With no defending UKIP candidate we have a free-for-all! The Conservatives have selected Minehead town councillor Andy Parbrook, who is hoping to join on the district council his wife Jean. Another Andrew on the ballot paper is Labour's Andrew Mountford, who runs a B&B in the town. Stephanie Stephens is standing as an independent candidate, and with the Greens not returning Nicole Hawkins of the Liberal Democrats completes the ballot paper.

Parliamentary constituency: Bridgwater and West Somerset
Somerset county council division: Dunster
ONS Travel to Work Area: Minehead
Postcode district: TA24

Nicole Hawkins (LD)
Andrew Mountford (Lab)
Andy Parbrook (C)
Stephanie Stephens (Ind)

May 2015 result C 576 UKIP 487 Lab 422 Ind 405 Grn 306
May 2011 result Ind 409 C 357 Lab 280 Grn 200


Basingstoke and Deane council, Hampshire; caused by the disqualification of Conservative councillor Anne Court, who failed to attend any meetings in six months.

We've been here before, haven't we? Yes, this is the second Kempshott by-election in four months as we make a return visit to the western edge of Basingstoke. This is an area which was developed for housing in the 1970s and early 1980s as the town of Basingstoke greatly expanded thanks to London overspill. Previously this area had been part of Kempshott Park, an estate held from 1789 by the future George IV who spent his honeymoon with Caroline of Brunswick here. A bit of a stepdown from Alberta or Ireland or Namibia or wherever it was that the Sussexes recently honeymooned, but fashions were different in the eighteenth century. George and Caroline's Kempshott House is no more - it was demolished to make way for the M3 motorway - but the modern Kempshott houses are very much here and very much owner-occupied. 91% of the ward's households have that tenure, putting Kempshott in the top 100 wards in England and Wales.

This is a safe Tory ward where the party is not seriously challenged. It's the third time in four months that Kempshott voters have been called to the polls, so there may be an element of voter fatigue; however, the March poll, despite being on the first day of spring, was on a day of heavy snow which clearly affected turnout. With today being the summer solstice, snow is unlikely to be a factor this time - although stranger things have happened in the British summer. The Tory lead here was 59-31 over Labour in the March by-election, rising to 67-21 in the May ordinary election.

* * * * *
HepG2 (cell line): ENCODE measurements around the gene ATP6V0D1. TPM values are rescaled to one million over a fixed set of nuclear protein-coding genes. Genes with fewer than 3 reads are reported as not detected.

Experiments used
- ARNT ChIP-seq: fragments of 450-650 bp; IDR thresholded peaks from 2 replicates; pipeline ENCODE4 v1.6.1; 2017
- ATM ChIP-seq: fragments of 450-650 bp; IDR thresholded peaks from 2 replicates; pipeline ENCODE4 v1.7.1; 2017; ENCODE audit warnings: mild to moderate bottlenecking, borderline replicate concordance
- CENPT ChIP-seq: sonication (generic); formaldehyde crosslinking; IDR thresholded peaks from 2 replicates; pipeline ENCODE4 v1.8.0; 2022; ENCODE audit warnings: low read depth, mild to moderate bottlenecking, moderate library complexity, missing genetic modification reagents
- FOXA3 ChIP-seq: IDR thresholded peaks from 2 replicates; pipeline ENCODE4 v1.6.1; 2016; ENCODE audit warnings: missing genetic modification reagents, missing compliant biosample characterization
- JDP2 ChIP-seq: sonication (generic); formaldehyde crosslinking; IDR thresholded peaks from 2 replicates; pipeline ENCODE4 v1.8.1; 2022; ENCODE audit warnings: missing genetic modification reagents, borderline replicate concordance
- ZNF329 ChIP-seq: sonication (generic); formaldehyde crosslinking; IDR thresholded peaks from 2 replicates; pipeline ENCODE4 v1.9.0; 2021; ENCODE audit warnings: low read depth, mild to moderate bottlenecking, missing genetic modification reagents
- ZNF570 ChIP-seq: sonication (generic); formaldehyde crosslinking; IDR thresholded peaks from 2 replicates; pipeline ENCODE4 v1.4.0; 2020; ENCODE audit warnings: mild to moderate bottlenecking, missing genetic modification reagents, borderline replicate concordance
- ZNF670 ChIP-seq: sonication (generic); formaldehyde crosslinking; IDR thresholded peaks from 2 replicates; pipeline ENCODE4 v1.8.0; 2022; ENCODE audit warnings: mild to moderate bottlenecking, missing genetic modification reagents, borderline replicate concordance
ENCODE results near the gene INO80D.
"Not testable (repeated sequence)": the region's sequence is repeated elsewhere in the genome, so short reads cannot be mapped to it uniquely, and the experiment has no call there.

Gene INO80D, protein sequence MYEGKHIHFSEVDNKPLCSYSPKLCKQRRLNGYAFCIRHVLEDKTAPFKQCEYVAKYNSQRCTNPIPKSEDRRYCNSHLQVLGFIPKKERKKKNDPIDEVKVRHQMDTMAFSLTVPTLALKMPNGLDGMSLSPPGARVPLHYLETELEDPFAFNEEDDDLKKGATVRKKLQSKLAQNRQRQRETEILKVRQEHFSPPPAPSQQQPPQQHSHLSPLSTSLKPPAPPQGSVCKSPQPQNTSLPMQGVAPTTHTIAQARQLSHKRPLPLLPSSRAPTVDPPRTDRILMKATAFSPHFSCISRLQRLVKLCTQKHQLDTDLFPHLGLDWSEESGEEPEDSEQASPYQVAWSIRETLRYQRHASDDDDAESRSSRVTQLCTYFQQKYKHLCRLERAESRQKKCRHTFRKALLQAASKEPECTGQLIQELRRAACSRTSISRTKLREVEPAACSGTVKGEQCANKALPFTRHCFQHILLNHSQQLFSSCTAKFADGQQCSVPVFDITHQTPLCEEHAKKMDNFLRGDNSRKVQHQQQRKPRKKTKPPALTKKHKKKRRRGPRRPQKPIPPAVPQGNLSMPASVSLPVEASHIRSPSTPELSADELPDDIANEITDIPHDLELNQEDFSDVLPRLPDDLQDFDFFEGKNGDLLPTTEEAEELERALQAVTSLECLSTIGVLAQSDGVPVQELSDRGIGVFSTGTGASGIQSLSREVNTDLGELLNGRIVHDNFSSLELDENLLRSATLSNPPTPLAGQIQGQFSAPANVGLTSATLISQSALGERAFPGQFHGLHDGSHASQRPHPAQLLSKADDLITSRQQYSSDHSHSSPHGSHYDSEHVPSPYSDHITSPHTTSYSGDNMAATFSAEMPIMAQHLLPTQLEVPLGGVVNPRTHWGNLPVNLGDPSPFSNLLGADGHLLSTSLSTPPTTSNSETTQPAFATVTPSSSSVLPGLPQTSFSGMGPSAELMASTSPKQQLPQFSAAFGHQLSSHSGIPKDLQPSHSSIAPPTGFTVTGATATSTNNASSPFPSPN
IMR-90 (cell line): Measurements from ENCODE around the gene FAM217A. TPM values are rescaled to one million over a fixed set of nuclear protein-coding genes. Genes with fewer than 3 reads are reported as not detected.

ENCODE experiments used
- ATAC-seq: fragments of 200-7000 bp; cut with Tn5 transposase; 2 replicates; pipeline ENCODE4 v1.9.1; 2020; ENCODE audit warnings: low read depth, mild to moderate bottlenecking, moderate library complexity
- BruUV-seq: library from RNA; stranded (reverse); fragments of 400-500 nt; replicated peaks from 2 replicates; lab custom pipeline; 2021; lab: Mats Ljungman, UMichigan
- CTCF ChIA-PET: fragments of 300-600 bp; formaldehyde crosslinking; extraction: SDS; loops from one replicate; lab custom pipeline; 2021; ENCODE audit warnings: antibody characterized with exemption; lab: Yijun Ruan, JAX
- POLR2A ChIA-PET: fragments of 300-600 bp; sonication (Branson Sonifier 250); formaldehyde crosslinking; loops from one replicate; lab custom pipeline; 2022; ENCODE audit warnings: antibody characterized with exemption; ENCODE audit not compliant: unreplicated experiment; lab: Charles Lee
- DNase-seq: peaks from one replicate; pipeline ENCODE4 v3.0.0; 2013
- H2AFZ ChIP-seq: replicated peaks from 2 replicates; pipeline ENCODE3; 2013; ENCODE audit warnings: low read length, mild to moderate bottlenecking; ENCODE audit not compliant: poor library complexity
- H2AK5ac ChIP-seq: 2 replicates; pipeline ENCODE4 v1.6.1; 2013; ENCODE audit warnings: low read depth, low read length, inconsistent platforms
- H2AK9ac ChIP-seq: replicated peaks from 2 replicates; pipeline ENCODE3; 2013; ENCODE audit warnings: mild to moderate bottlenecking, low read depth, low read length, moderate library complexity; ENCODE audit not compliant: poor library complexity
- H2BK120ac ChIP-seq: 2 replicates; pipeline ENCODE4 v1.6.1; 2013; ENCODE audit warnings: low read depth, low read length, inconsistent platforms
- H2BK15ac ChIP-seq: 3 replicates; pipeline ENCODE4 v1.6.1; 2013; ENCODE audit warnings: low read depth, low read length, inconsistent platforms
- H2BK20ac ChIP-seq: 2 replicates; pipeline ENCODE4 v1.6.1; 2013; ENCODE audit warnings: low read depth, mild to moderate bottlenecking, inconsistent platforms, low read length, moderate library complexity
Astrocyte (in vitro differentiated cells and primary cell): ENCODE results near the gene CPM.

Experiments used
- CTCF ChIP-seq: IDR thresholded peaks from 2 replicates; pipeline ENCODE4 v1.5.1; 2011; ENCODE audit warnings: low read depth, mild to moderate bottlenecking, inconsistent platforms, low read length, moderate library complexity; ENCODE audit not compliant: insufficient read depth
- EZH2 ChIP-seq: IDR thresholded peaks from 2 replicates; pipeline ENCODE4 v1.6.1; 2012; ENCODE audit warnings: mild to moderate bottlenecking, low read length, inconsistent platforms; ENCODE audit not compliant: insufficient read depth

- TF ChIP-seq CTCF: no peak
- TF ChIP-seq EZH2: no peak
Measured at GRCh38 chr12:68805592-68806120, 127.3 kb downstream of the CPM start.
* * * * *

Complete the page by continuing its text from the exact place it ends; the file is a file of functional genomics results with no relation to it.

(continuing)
The ballot paper has an unusual feature: the defending Conservative candidate is Anne Court, standing for re-election in the by-election caused by her own disqualification. She had been a Basingstoke councillor since 1995, and was Mayor of Basingstoke and Deane in 2015-16. Late last year Court had a routine knee operation which led to severe post-operative complications: a second operation and a prolonged recovery period saved her leg from being amputated, but it was a close-run thing and that prolonged recovery period meant that she fell foul of the six-month non-attendance rule. This column has seen a few examples of councillors standing for re-election in similar circumstances, and they do usually get back in; with the big Tory lead here and Court's long previous service for the ward this is likely to be another such case. Hoping that won't happen is Labour candidate Grant Donohoe, a teacher who stood in March's by-election and is hoping to go from second to first this time round. Completing the Kempshott ballot paper, as she did in March's by-election and May's ordinary election, is the Lib Dems' Stavroulla O'Doherty.

Parliamentary constituency: Basingstoke
Hampshire county council division: Basingstoke South West
ONS Travel to Work Area: Basingstoke
Postcode district: RG22

Anne Court (C)
Grant Donohoe (Lab)
Stavroulla O'Doherty (LD)

May 2018 result C 1298 Lab 412 LD 234
March 2018 by-election C 686 Lab 366 LD 113
May 2016 result C 1366 Lab 405 UKIP 348
May 2015 result C 2669 Lab 672 UKIP 517 LD 319 Grn 204
May 2014 result C 1302 UKIP 474 Lab 385 LD 171
May 2012 result C 1295 Lab 361 LD 165
May 2011 result C 1855 Lab 584 LD 289
May 2010 result C 2586 LD 887 Lab 647 BFCP 549
May 2008 result C 1683/1586/1560 Lab 278/251/197 LD 273/257/253

Bicester West

Cherwell council, Oxfordshire; postponed from 3rd May following the death of outgoing Conservative councillor Jolanta Lis, who was standing for re-election. The Mayor of Bicester in 2016-17, Lis was elected to Cherwell council in 2016 and at the time of her death was vice-chairman of the coucil.

From one fast-growing town we move to another. Bicester has an old history, being established by the West Saxons in the sixth century close to a junction of Roman roads; but its population has exploded since the Second World War. The town has benefited from improved road and rail links to Oxford and London, while its economy has diversified: as well as the local services and a military presence, the designer outlet shopping centre of Bicester Village opened in 1995 and has become mysteriously popular with tourists from the Far East. There are plans for further major expansion of the town, with 14,000 new homes in a garden city-type development; if these come to fruition Bicester could overtake Banbury to become the largest town in Cherwell district.